Sounds like Major Mind and the rest of WORLD’s brain trust should have exposed themselves instead of suffered the indignities Daemonicus foisted on them whenever he got pissed off.

Plutarch, in case you too were fascinated by the article, lived c. 46 – 120 AD. {Note: “KAI SU” means “and you (too)”.}

Here’s more on just how old belief in the Evil Eye. And what to do about it.

Roman-era mosaic from Antioch depicting a plethora of devices against the evil eye

Roman-era mosaic from Antioch depicting a plethora of devices against the evil eye, image taken from the Web

Additional apotropaic remedies for the Evil Eye:

The eye is pierced by a trident and sword, pecked by a raven, barked at by a dog and attacked by a centipede, scorpion, cat and a snake. A horned dwarf with a gigantic phallus crosses two sticks.

Curiously, especially for a guy for whom mythos matters, the various countermeasures described are highly reminiscent of elements found in Roman Mithraism. For example, consider the description of the Louvre’s tauroctony (http://en.wikipedia.org/wiki/File:Mithras_tauroctony_Louvre_Ma3441b.jpg).

It lacks a horned dwarf with a gigantic phallus but it does bring in two of Phantacea’s Cornerstone Characters, the Dual Entities. Plus, as per “Feeling Theocidal“, should mention that the bull-slayer is Chrysaor Attis, not his father Thrygragos Varuna Mithras.

Mithras slaying the bull in a cave, above which in the upper corners Sol (top left) and Luna (top right) emerge. Luna has a crescent behind her shoulders. Around Sol’s head is a crown of twelve rays, plus another that darts out in the direction of Mithras. Also in the upper left is a raven. The dog, serpent, scorpion are set at their standard positions.

 

Mithras slays the bull, image taken from web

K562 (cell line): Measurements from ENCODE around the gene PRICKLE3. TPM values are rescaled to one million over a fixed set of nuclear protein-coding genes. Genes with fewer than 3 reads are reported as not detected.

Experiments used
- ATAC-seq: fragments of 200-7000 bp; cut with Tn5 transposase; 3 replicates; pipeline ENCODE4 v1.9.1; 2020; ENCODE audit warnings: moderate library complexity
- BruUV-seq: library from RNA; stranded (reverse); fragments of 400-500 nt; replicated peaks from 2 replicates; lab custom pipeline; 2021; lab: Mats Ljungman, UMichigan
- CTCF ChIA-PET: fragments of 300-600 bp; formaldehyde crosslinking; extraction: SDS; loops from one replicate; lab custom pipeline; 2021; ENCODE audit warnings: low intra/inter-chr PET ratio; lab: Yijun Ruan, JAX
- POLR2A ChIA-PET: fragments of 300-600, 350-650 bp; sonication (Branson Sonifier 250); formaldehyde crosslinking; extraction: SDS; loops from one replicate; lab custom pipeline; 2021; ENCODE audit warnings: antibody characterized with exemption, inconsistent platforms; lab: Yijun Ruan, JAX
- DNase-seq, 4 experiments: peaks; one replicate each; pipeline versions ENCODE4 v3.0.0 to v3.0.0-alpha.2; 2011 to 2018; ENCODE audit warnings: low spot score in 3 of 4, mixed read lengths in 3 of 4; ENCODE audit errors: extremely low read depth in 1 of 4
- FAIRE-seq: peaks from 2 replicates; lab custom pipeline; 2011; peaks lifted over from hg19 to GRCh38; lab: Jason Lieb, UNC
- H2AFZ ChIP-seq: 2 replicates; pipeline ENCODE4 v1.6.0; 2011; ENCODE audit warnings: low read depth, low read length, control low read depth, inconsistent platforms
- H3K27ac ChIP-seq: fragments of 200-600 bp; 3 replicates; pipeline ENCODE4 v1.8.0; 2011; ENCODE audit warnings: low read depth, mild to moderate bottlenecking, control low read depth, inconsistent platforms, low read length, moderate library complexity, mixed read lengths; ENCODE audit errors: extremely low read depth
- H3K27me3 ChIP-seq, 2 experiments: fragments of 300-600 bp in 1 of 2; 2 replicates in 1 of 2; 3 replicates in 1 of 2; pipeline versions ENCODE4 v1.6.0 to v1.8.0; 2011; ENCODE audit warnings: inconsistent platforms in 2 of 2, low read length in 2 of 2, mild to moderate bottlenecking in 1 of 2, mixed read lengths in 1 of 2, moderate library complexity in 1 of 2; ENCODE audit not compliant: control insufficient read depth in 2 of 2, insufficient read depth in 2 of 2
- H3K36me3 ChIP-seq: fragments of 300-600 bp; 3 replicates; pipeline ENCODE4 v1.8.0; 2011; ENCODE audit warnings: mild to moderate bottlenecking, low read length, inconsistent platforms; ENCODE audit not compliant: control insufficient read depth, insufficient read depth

Mithras slays the bull, image taken from web

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Tick-tock doc for DB’s TOC — Cover and Table of Contents listing all of Phantacea Revisited’s artistic contributors

Rather than type them out, I thought I’d just supply another PDF. Front cover on one side, TOC on reverse. Downloadable, too, though ask me nowhere near as interesting as Mythos Mag, which I’ve added to page just in case you missed it back in November.

For some reason the front cover half of the Tick-TOC Doc (as in document) would rather open with Acrobat than with a regular browser. Of course that might just be my regular browser.

D-Brig’s Cover & Interior Contributors

Mythos Mag 1996/2012

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The Disappearing Island — Could it be akin to Aegean Trigon?

As per here, according to the BBC online it has only recently been discovered that Sandy Island does not exist:

The supposedly sizeable strip of land, named Sandy Island on Google maps, was positioned midway between Australia and French-governed New Caledonia.

But when scientists from the University of Sydney went to the area, they found only the blue ocean of the Coral Sea.

The phantom island has featured in publications for at least a decade.

Until 1968 the tri-peaked Aegean Island of Trigon was shown on plenty of maps, too. Had been since roughly 1500 BCE. Click here for more on Aegean Trigon.

Note also: There’s a phantom freighter in “Nuclear Dragons”, a mini-novel due out in 2013 from Phantacea Publications.